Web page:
Cleaning Up Episode 99 Edited Highlights – Dev Sanyal
ML Dev, you’re the CEO of Varo Energy. What is it that Varo does?
DS We are essentially an integrated energy company. What we try and do is help our customers both meet their needs for energy in terms of energy security, but we are also helping our customers decarbonise. So, we are also helping their own transition. The business essentially has got two engines. Engine one is a conventional energies business, which we are increasingly trying to decarbonise. We've done a lot of work in that respect: 300,000 tons of reductions just this year. And engine two is a pretty significant business in what we call sustainable energies. We have identified five strategic pillars to grow the business - in advanced biofuels, advance biomethane (bio-LNG), in green hydrogen, in nature-based carbon solutions as well as e-mobility. In the next five years, 50% of our earnings will come from those businesses. To do that, we will deploy two thirds of our capital in these new businesses. The remaining third is what we call sustaining capital expenditure, because you do need to invest to keep your assets running safely and reliably. I think what's interesting about our strategy - at least I think it is - is that it's not one of those strategies that in the year 2070, it's going to be fantastic. We’ve actually got businesses in those five strategic pillars, what we need to do now is scale them up. So, we have the foundations.
ML There are a lot of people out there saying investment in your conventional oil and gas business should be zero. What do you say if you have somebody quite stridently putting that point to you?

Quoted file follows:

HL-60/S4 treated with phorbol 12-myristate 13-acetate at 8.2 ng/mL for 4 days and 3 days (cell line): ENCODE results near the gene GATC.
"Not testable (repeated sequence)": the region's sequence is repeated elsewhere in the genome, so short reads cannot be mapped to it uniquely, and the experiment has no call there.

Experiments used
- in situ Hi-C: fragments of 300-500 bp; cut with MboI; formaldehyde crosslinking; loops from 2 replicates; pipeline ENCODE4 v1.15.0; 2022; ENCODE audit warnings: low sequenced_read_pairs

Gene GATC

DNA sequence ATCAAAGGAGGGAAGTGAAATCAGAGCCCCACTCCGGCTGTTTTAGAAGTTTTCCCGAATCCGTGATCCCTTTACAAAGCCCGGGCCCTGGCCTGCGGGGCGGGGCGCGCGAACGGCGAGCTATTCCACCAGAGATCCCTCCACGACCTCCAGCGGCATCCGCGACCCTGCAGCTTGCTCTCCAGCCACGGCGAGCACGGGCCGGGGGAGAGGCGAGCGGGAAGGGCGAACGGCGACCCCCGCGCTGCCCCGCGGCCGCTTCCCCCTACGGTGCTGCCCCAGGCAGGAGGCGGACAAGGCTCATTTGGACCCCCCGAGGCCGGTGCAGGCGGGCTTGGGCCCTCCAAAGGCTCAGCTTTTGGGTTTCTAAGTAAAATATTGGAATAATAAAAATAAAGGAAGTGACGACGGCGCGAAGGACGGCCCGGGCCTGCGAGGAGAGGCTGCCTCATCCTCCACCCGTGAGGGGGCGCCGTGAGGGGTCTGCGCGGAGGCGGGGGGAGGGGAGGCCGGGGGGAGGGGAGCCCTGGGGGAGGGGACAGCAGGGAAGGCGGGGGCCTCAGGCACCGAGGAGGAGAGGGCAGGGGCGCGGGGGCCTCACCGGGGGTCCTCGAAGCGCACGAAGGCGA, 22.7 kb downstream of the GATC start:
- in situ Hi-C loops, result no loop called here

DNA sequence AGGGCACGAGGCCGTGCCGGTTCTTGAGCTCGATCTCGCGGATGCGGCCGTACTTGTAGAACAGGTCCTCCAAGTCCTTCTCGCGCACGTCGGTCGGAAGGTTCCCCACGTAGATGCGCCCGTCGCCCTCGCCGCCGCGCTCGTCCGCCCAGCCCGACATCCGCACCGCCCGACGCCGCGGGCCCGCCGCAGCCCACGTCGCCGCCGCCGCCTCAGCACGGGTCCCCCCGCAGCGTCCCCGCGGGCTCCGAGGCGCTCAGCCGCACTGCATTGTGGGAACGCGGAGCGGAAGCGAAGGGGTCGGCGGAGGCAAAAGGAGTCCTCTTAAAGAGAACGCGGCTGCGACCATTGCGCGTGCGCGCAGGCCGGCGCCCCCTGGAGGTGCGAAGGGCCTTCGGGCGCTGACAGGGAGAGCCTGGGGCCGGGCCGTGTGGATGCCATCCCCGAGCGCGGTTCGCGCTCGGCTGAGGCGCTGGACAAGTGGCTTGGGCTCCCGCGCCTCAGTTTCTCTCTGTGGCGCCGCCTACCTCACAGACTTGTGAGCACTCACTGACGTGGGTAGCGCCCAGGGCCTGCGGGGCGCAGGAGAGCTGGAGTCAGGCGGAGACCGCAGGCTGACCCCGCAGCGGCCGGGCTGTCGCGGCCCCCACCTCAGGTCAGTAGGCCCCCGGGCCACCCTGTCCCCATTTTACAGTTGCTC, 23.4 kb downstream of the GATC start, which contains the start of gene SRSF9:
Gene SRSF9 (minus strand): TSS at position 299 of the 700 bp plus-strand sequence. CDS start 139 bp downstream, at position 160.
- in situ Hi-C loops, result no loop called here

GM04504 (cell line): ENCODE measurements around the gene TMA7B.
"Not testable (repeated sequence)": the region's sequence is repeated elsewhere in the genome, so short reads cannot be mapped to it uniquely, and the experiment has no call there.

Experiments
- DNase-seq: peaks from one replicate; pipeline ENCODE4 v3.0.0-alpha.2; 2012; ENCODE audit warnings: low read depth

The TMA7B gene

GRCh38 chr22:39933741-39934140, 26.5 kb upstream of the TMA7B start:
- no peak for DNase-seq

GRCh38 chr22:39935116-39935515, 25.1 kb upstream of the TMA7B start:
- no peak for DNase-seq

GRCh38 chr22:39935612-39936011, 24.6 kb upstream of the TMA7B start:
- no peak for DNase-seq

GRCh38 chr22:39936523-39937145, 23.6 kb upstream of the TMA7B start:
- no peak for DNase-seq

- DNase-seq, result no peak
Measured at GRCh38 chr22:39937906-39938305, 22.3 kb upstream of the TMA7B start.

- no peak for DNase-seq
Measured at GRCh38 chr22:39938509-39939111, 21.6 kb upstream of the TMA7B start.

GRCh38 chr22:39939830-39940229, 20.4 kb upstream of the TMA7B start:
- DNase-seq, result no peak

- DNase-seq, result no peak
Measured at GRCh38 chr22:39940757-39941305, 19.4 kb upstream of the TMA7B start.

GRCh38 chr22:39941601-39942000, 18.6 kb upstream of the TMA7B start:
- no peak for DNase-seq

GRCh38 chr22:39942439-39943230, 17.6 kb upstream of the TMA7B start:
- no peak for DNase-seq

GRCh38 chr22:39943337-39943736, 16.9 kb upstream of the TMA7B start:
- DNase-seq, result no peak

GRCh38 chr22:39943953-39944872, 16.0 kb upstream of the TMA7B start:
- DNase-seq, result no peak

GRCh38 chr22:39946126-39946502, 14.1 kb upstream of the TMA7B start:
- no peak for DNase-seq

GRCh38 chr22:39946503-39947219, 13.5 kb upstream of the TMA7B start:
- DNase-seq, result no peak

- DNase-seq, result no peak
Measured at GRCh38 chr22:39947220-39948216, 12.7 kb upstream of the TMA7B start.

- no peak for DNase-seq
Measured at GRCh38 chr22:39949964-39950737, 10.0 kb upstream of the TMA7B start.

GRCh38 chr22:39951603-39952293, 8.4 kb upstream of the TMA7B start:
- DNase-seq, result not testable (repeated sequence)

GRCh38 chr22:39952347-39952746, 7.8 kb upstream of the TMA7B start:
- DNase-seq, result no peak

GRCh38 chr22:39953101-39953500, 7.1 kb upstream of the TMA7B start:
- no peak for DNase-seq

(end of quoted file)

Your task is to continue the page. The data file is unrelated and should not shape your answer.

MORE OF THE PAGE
DS I think at the end of the day we have to provide energy security, by which I mean reliable, affordable energy. We also have to meet the needs of more demand, 30% more demand in the next couple of decades, and we have to make it more affordable. At the same time, we also have to make a transition. You can't just say “I'm going to just produce more energy.” Yes, you do need to provide more energy, because the world needs more energy and the transition will take some time, but you also have to look at ways and means to decarbonise it. I'll give you an example… 70% of the hydrogen in Switzerland is consumed by us, by Varo. Now, if you convert that from grey to green, that is a good example of what you can do within the existing system. We are building the largest ground-mounted solar facility in Cressier, which will commission next year. 70%, at peak, of the refinery requirements will come from solar. That's another good example of what we can practically do in terms of existing assets. I actually believe repurposing the existing infrastructure is as important as building new infrastructure, because the truth is the existing infrastructure is not a stranded asset. Our strategy is founded on this fundamental belief, that we will basically convert all our hubs to clean energy centres.
ML But as we record this, there is this tragedy going on with the Russian invasion of Ukraine, on top of what was already a price spike. Are we going to forget climate for two years and just focus on energy security?
DS The current crisis is borne of a number of things. Number one, I would say, is a fundamental asymmetry. When I started my career 32 years ago, the total market share of Russian oil in Germany was 40% and Russian gas was 45%. And here we are many semesters later and it's identical. In any other industry, it would be unacceptable. I'm very proud of our track record as a company - from the start of the crisis, the 24th of February, we took a decision we would not buy Russian crude. The second area that I think has been brought to sharp relief is the demand for the new has not actually been as baked in as the degradation of supply of the old. So, this is also a story of underinvestment over the course of the last, let's call it, 2015 onwards when we had a price drop in in oil prices. And the truth is that if you have a stop-start cyclicality of investments, there will be impacts. I think making a consistent set of decisions and having an environment that enables consistent decisions is very important because the system is so large that you don't feel the immediate impact, but over time you do.